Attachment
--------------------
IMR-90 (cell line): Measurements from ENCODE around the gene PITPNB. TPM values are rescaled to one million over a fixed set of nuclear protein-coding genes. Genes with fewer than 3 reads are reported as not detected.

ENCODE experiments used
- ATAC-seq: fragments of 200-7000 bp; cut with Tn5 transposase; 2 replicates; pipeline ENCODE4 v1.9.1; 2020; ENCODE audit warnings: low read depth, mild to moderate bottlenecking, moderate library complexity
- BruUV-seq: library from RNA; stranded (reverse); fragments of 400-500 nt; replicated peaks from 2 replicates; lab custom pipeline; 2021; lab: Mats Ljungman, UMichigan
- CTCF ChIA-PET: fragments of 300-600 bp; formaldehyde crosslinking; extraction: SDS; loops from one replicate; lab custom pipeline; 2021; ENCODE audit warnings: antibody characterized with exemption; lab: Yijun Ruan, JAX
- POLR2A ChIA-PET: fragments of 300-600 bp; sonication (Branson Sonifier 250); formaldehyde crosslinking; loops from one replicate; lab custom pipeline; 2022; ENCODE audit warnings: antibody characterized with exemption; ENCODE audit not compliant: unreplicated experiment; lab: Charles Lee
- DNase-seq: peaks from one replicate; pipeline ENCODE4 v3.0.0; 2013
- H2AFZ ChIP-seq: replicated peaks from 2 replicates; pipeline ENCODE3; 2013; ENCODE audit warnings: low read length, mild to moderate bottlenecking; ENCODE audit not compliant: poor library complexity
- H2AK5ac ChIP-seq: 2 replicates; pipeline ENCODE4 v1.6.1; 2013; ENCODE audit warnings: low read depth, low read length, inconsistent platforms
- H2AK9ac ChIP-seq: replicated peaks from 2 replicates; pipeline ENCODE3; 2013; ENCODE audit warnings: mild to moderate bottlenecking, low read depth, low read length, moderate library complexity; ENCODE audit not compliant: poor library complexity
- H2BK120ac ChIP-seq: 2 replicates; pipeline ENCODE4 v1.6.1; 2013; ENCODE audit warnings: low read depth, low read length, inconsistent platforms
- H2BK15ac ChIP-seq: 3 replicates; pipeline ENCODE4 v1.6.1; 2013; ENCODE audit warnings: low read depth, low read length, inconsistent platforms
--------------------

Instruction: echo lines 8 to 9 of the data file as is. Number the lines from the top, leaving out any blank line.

- H2AFZ ChIP-seq: replicated peaks from 2 replicates; pipeline ENCODE3; 2013; ENCODE audit warnings: low read length, mild to moderate bottlenecking; ENCODE audit not compliant: poor library complexity
- H2AK5ac ChIP-seq: 2 replicates; pipeline ENCODE4 v1.6.1; 2013; ENCODE audit warnings: low read depth, low read length, inconsistent platforms